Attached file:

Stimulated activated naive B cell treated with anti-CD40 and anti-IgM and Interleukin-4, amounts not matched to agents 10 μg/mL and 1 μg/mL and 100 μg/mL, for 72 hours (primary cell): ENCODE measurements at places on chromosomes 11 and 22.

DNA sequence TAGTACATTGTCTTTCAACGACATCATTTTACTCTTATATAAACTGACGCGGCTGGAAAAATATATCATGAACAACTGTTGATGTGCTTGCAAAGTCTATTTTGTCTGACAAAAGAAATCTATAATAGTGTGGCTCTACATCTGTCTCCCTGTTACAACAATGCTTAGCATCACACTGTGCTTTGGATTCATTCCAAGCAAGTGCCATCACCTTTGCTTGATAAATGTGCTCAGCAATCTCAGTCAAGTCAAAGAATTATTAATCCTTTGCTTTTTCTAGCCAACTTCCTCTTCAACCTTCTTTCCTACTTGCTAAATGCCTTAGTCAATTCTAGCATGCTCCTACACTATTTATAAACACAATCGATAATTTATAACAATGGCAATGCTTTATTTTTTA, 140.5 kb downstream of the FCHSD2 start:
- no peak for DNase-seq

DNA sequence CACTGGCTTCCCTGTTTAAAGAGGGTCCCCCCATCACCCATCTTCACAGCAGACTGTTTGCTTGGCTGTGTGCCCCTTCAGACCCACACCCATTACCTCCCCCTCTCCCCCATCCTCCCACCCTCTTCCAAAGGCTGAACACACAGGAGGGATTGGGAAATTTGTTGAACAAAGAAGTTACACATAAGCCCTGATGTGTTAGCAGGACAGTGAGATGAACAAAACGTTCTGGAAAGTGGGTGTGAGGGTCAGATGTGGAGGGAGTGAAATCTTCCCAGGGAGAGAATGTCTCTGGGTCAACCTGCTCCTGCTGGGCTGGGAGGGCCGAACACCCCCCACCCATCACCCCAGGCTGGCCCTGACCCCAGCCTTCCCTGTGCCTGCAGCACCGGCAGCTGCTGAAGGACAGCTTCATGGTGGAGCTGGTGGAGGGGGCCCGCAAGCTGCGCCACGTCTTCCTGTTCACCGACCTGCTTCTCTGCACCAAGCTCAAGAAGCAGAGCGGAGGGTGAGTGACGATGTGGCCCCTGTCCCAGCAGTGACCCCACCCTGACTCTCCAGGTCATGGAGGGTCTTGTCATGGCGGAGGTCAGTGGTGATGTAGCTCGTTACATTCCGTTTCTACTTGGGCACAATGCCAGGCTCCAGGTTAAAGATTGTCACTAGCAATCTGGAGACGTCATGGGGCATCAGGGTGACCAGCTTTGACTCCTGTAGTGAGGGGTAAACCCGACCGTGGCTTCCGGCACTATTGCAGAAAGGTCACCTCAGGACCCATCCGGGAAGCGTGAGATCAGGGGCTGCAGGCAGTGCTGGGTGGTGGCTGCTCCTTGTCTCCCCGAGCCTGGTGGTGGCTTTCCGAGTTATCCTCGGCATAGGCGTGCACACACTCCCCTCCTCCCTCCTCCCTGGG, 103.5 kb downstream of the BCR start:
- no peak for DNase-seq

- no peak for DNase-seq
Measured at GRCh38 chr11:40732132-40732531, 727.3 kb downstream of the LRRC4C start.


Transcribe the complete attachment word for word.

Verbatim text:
Stimulated activated naive B cell treated with anti-CD40 and anti-IgM and Interleukin-4, amounts not matched to agents 10 μg/mL and 1 μg/mL and 100 μg/mL, for 72 hours (primary cell): ENCODE measurements at places on chromosomes 11 and 22.

DNA sequence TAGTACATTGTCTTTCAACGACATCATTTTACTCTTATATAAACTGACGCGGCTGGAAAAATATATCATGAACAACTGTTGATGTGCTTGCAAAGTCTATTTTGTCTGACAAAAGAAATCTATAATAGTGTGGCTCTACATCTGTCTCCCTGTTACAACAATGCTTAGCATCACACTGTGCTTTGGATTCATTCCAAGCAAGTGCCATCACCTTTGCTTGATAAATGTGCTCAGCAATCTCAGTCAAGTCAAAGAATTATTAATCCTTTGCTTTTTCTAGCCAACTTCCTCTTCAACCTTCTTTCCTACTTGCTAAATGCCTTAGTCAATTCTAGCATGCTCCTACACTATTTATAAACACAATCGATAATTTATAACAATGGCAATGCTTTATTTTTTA, 140.5 kb downstream of the FCHSD2 start:
- no peak for DNase-seq

DNA sequence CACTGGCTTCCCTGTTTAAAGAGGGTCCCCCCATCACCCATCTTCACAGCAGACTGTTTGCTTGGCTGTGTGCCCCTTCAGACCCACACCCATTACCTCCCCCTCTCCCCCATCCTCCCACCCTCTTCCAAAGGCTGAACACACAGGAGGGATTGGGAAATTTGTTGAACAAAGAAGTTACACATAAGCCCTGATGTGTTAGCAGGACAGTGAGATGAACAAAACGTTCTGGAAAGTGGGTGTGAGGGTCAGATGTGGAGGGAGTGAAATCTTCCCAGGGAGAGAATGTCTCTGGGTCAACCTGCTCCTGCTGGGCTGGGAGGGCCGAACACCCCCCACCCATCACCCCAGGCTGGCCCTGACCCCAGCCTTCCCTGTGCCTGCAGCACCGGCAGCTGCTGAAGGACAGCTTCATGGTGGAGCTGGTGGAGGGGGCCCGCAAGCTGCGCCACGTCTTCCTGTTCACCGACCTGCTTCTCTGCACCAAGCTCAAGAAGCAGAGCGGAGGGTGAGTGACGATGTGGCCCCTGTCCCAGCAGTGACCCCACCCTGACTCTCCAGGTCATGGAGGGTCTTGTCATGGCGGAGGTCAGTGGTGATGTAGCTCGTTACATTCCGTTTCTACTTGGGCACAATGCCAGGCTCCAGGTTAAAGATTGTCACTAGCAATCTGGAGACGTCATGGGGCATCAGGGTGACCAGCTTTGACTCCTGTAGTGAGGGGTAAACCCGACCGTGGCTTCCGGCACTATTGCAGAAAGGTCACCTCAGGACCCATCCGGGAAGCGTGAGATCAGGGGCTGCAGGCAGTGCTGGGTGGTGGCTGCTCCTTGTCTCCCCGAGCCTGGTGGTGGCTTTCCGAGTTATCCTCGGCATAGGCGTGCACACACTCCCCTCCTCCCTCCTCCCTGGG, 103.5 kb downstream of the BCR start:
- no peak for DNase-seq

- no peak for DNase-seq
Measured at GRCh38 chr11:40732132-40732531, 727.3 kb downstream of the LRRC4C start.